But the big difference here is the existence of the Tesla Powerwall, and Tesla says that homes with Powerwall and Tesla’s Wall Connector installed will be ready to use Powershare without additional equipment (although it refers to alternately its Wall Connector and Universal Wall Connector, so we’re not sure which one is compatible, or both, or whether you need one made after a certain year, or what).
This is actually a huge deal, because Tesla already has an installed base of Powerwall users who can plug in without having to change anything in their homes. Lightning users might be hesitant to spend another $4,000+ just to make their home more resistant to power outages, but Powerwall owners have already spent (significantly more than that) on a solution that works with the bidirectional charging capability on the car.
So this would, essentially, turn a Powerwall with its 13.5kWh worth of storage into one with 100+kWh of storage (or whatever the size of the Cybertruck’s battery is – even after first deliveries, we still don’t know for sure).
Tesla says that Powershare can power a home for “over three days,” assuming the home uses an average of 30kWh per day (my home, for reference, uses 10kWh per day). This works out to a Cybertruck battery capacity of over 90kWh, but less than 120kWh.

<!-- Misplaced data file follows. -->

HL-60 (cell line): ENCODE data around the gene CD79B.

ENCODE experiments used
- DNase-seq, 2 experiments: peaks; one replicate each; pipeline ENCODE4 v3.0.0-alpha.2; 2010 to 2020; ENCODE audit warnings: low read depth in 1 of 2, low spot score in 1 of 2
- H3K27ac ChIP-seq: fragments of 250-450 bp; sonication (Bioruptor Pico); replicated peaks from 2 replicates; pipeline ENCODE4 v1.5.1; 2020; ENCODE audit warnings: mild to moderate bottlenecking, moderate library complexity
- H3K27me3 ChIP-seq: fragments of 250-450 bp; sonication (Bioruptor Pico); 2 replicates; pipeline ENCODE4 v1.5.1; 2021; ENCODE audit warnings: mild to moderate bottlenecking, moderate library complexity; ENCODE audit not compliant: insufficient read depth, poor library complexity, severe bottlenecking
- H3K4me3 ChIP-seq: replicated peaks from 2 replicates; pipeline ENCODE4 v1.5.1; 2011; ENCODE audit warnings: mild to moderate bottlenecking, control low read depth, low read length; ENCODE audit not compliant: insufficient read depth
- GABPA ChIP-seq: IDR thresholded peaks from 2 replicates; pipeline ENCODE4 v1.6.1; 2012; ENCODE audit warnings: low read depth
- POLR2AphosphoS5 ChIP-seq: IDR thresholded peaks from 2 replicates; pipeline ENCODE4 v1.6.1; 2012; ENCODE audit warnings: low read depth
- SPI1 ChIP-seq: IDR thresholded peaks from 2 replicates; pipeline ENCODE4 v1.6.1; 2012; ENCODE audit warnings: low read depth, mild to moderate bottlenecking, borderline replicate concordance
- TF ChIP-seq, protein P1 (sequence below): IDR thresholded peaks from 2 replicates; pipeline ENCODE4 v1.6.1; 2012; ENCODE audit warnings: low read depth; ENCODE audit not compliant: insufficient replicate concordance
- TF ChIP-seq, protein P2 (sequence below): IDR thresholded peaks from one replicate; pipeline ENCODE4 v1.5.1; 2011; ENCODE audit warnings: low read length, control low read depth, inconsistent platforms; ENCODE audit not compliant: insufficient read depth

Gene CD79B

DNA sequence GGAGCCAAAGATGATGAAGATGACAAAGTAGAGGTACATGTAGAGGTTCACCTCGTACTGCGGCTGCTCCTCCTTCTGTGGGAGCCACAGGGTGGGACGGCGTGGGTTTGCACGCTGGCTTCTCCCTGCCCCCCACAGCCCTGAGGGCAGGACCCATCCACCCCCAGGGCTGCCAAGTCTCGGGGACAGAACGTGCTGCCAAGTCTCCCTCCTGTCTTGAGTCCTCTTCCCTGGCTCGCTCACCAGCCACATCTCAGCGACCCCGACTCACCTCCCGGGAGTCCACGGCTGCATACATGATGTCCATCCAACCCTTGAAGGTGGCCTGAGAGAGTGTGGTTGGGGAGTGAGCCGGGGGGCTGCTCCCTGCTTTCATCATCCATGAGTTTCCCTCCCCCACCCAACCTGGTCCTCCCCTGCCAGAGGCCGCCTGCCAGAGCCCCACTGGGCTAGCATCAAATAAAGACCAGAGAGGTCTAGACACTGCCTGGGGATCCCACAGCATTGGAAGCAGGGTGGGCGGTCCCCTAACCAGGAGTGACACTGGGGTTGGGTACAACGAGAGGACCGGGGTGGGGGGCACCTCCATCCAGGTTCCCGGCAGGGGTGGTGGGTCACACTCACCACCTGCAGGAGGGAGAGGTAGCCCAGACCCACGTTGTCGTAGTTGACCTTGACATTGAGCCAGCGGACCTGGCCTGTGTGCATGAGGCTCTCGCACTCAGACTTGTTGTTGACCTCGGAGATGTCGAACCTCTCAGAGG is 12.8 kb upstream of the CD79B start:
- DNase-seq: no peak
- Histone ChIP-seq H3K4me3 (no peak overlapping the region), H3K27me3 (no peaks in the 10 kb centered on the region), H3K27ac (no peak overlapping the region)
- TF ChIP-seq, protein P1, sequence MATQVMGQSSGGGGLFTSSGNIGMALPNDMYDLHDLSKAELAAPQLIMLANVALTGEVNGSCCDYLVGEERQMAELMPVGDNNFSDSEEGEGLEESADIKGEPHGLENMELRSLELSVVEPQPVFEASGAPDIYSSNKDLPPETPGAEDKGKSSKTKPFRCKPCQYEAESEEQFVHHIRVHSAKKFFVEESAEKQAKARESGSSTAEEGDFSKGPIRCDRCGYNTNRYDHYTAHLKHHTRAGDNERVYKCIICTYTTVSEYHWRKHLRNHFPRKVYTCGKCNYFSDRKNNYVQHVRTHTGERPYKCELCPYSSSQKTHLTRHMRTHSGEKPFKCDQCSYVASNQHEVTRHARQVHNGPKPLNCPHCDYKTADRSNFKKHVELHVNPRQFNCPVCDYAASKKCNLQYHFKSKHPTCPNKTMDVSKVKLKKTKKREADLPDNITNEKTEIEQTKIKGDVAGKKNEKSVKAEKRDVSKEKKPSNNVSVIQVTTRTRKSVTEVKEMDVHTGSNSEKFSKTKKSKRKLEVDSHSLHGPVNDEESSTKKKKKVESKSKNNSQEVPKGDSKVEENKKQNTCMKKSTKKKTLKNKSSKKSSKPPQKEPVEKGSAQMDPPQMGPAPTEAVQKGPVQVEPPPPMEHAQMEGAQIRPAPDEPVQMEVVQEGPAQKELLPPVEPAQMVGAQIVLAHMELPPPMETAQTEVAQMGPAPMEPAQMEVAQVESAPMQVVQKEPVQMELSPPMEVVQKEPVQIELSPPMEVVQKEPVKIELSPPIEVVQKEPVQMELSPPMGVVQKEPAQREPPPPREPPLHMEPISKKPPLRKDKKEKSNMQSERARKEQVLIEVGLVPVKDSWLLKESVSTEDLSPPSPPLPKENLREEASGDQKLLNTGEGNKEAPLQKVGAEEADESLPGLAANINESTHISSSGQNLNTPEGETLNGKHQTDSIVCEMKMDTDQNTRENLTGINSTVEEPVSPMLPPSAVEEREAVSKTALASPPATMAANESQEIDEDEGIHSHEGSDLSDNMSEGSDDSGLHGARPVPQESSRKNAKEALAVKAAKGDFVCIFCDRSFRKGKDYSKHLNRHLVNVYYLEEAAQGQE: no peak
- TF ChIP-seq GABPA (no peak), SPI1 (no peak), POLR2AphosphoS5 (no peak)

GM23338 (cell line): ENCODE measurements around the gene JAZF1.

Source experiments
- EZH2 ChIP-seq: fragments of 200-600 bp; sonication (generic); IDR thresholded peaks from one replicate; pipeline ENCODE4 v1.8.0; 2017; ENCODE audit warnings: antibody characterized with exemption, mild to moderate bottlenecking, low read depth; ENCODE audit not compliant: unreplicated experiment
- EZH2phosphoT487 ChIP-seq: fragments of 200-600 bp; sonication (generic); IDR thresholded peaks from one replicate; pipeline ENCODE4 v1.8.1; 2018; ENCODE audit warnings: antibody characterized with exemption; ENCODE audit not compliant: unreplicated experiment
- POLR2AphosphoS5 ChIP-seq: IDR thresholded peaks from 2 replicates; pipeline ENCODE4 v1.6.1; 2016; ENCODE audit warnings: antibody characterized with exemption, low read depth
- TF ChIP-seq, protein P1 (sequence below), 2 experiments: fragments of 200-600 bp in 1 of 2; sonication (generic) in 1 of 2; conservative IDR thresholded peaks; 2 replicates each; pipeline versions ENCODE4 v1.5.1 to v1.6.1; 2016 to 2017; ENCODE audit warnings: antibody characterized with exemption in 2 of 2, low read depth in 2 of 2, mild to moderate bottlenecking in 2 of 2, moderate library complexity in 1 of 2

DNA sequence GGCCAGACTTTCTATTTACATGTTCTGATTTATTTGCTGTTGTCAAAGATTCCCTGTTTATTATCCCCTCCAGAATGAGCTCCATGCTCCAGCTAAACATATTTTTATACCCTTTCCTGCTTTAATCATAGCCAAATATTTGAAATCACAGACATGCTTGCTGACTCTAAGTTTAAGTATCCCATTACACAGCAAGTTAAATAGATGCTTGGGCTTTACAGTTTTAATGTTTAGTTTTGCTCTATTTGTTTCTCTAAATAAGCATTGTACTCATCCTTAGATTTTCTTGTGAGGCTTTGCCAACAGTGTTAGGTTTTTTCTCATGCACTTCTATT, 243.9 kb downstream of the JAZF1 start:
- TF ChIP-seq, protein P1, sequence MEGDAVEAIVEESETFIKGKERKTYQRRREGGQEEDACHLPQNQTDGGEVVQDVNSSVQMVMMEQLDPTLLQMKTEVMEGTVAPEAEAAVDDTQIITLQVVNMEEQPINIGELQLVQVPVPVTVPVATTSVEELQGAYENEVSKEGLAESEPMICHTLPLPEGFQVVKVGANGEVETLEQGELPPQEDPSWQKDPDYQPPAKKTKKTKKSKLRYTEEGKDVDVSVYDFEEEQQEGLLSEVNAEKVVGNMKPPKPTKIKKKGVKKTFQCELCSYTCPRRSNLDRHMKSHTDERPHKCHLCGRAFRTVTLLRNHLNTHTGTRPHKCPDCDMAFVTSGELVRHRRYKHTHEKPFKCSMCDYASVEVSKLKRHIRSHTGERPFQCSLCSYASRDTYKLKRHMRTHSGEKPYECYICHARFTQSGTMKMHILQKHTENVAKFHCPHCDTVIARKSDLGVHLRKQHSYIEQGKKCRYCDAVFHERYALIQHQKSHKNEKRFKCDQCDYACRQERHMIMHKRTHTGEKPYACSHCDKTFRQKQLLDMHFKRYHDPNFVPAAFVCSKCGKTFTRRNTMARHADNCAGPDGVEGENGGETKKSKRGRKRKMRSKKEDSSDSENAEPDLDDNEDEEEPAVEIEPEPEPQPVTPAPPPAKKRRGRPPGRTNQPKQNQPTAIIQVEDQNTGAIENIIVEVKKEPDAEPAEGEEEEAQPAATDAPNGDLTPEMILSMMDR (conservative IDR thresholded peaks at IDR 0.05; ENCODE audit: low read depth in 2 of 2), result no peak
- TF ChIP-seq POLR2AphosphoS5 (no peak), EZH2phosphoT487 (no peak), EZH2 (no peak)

The Cybertruck also has a higher continuous output capability than the Powerwall, with Cybertruck at 11.5kW and the Powerwall at 5kW.
So this could be big for V2H, because previously it has been more of a niche application. Tesla, having a market already built of houses that are V2H-capable, might see much higher usage of this capability.
Tesla also says that Powershare will be capable of V2V, or using the Cybertruck’s battery to charge another electric vehicle. We’ve seen something like this with the Lightning, where Ford cheekily released an adapter letting its Lightning charge up Teslas that need some juice. And with a NEMA 14-50 plug in the back, which is somewhat of a “standard” for EV charging, this should be something that a lot of cars already have an adapter for – including anyone with the Tesla Mobile Connector kit which used to come with every Tesla vehicle.
As of now, Powershare is only available on the Cybertruck, but the fact that Tesla has branded it with its own name suggests that it will be available on other vehicles in the future. Tesla’s website says it’s “currently” available for Cybertruck only, but doesn’t mention a timeline beyond that.